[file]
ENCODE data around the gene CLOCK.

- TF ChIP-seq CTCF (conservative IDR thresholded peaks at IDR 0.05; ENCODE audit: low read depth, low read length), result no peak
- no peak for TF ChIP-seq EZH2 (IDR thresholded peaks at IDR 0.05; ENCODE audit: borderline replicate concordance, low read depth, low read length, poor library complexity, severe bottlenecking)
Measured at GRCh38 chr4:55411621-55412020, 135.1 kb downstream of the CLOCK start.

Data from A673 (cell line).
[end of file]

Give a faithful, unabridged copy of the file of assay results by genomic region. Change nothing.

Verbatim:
ENCODE data around the gene CLOCK.

- TF ChIP-seq CTCF (conservative IDR thresholded peaks at IDR 0.05; ENCODE audit: low read depth, low read length), result no peak
- no peak for TF ChIP-seq EZH2 (IDR thresholded peaks at IDR 0.05; ENCODE audit: borderline replicate concordance, low read depth, low read length, poor library complexity, severe bottlenecking)
Measured at GRCh38 chr4:55411621-55412020, 135.1 kb downstream of the CLOCK start.

Data from A673 (cell line).